N.L. restores mask mandate amid rise in COVID-19 cases, reports four new cases

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Just over a month after health officials in Newfoundland and Labrador lifted the province's mask mandate, rising COVID-19 cases have led them to reinstate the health order in indoor public spaces.

"We have committed to adapt our public health measures when a change is warranted," chief medical officer Dr. Janice Fitzgerald told reporters Friday.

Starting Saturday, masks will once again be required to enter public indoor spaces, including restaurants, fitness centres, public transit, theatres and post-secondary institutions. The mask rule will also be in place for students in kindergarten to Grade 12 in common areas of schools and on school buses. Students in grades four to 12 will be required to wear masks in school at all times, Fitzgerald added.

Changing epidemiology and concerns about stress on the health-care system were behind the decision to reinstate the mask requirement, she added.

"Public health capacity in the regional health authorities is strained and cases have been increasing over the past number of weeks," she said.

Newfoundland and Labrador reported four new COVID-19 infections Friday, bringing the active case count in the province to 38.

Meanwhile, a growing COVID-19 outbreak at a Charlottetown elementary school in Prince Edward Island has led to the closure of another school.

Health officials Thursday evening reported two new infections connected to an outbreak at West Royalty Elementary School, which has been closed this week. A few hours earlier, they had reported eight new cases in the province, seven of which were tied to that school.

Officials said one of the latest cases involved a student at École La-Belle-Cloche in Souris, P.E.I., and was linked to the outbreak at West Royalty. The Souris school was closed Friday for contact tracing.

P.E.I. health officials reported eight new cases of COVID-19 Friday, including two that involved close contacts of the outbreak at West Royalty. The other six cases involved individuals who recently travelled outside Atlantic Canada. Prince Edward Island has 43 active reported cases of COVID-19.

New Brunswick has also faced a rising number of cases in schools. About 80 cases of COVID-19 have been linked to 20 schools across the province since the start of the school year.

"The growing number of cases of COVID-19 in communities is having a significant impact on public school operations," Education Minister Dominic Cardy said in a statement Friday.

Health officials in that province imposed new measures in kindergarten to Grade 12, including classroom groupings, greater social distancing rules and cancelling assemblies.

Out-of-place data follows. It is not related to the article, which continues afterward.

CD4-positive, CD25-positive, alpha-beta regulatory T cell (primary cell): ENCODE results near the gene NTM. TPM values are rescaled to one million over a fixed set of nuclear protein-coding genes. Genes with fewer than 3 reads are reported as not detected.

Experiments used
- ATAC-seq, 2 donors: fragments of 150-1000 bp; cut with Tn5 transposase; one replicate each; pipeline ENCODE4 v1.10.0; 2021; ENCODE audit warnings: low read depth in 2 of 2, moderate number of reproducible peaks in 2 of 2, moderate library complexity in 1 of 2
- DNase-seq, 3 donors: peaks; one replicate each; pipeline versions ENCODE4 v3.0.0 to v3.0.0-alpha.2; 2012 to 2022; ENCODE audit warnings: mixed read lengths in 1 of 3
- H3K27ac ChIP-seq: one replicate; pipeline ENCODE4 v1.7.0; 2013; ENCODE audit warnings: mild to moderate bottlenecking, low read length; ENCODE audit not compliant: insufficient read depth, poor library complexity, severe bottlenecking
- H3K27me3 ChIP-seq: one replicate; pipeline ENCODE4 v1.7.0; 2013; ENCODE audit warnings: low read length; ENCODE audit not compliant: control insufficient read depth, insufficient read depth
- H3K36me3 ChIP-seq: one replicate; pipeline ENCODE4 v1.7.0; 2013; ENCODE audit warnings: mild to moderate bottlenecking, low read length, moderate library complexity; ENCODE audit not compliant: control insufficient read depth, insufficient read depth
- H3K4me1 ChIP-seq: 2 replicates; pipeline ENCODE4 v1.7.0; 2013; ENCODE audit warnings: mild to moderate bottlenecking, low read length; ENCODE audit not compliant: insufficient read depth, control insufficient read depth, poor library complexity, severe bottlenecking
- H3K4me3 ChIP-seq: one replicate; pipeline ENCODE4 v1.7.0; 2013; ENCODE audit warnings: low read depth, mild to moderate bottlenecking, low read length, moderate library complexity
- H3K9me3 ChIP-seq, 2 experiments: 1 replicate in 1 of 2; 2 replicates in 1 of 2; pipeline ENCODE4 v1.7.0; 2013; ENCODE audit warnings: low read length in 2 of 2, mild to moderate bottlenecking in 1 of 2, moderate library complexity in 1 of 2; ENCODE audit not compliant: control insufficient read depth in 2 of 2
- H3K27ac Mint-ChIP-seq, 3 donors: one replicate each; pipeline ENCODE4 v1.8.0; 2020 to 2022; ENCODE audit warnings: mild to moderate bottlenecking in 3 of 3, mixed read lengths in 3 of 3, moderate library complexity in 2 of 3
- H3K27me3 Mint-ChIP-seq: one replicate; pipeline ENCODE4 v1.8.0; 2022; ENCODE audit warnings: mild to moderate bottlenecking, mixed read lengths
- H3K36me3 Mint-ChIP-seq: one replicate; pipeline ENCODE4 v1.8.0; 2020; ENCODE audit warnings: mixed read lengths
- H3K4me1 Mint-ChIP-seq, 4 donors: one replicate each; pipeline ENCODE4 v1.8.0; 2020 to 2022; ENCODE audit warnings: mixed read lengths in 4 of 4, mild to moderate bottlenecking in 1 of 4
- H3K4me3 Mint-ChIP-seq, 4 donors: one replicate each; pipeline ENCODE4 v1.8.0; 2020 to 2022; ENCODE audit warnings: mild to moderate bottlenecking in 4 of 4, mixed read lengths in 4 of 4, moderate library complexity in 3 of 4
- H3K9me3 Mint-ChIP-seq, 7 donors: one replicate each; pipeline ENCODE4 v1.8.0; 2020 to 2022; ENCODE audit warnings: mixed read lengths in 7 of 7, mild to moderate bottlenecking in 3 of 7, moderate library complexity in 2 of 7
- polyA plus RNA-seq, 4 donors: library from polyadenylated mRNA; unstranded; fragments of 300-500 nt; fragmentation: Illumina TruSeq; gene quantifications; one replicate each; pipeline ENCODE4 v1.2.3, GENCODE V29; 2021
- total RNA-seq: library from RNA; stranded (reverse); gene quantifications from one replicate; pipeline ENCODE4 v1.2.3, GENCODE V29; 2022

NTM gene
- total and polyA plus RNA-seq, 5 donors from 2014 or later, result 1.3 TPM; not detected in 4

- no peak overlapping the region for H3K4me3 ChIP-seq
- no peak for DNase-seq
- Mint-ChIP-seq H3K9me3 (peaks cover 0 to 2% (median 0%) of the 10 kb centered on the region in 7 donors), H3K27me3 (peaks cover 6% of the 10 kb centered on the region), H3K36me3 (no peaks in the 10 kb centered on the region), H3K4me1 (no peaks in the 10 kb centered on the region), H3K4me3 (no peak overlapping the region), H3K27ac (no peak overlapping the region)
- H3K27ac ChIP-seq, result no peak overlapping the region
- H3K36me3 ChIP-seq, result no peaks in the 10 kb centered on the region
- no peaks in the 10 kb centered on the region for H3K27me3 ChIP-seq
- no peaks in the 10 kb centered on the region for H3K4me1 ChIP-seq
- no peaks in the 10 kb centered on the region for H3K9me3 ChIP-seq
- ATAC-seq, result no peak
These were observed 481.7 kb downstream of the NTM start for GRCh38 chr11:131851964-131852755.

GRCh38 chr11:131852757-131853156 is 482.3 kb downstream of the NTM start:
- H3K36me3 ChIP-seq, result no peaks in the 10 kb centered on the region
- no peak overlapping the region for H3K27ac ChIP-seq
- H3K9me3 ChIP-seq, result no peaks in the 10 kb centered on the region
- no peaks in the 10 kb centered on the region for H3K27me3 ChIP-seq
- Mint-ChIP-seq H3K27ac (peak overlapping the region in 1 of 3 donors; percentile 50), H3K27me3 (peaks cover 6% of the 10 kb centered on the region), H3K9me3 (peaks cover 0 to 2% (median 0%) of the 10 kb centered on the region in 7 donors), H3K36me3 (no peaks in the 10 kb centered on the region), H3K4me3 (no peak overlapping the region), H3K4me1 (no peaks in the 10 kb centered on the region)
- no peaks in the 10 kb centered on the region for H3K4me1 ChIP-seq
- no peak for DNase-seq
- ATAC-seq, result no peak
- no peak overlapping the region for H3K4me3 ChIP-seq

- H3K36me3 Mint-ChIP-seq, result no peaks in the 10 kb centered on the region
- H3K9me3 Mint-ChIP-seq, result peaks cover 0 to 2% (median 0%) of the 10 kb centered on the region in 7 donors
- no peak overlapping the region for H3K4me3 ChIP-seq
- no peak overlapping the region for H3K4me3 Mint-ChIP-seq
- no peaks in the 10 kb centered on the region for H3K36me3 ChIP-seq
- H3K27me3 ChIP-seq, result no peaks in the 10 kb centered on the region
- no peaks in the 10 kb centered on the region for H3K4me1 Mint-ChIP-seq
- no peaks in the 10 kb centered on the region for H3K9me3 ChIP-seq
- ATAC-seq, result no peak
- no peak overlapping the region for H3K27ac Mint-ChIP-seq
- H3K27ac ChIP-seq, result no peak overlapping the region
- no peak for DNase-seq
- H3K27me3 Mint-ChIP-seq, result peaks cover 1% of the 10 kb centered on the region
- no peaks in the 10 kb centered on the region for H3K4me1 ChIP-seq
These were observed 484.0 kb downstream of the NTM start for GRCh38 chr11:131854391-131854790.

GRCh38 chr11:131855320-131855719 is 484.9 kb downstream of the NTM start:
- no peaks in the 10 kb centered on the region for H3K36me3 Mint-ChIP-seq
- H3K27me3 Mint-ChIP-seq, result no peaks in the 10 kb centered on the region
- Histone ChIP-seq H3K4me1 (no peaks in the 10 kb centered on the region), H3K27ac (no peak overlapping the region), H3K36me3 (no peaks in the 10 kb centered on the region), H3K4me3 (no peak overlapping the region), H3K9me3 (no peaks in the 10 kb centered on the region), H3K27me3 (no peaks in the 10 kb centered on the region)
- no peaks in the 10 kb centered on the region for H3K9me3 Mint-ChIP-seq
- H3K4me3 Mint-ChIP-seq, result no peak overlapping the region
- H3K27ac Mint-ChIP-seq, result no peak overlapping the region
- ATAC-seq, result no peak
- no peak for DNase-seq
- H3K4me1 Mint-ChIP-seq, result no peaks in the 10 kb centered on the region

The measures will go into effect on Monday and starting on Wednesday, eligible students born in 2009 and earlier will need to be vaccinated to participate in indoor and outdoor activities. Parents are being asked to drive students to school to reduce possible transmission on school buses.

New Brunswick officials reported 57 new cases of the disease Friday, 41 of which involved people who were not fully vaccinated, bringing the active case count to 370. Chief medical officer Dr. Jennifer Russell said in a statement the breakthrough cases were expected but those who are vaccinated are far less likely to be seriously ill or hospitalized.

Russell also said demand for vaccinations had picked up over the last few days and more than 77 per cent of eligible New Brunswickers were fully vaccinated.

Horizon Health announced earlier on Friday it had an immediate need to recruit clinical and administrative staff for assessment centres and school clinics in the Moncton, Saint John and Fredericton areas. The authority said it most urgently needed registered nurses, licensed practical nurses, respiratory therapists, medical lab assistants and bilingual administrative staff.

In Nova Scotia, health officials reported 18 new cases of COVID-19 Friday and noted signs of community spread in the central area of the province among young unvaccinated people. Twelve new cases were identified in the central region, which includes Halifax, and five were in the northern region, where officials have reported a cluster within a "defined" group of unvaccinated residents.

The other new case reported Friday was travel-related and was found in Nova Scotia's western region. The province has 162 active reported cases and six people in hospital.

This report by The Canadian Press was first published Sept. 17, 2021.

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This story was produced with the financial assistance of the Facebook and Canadian Press News Fellowship.

The Canadian Press

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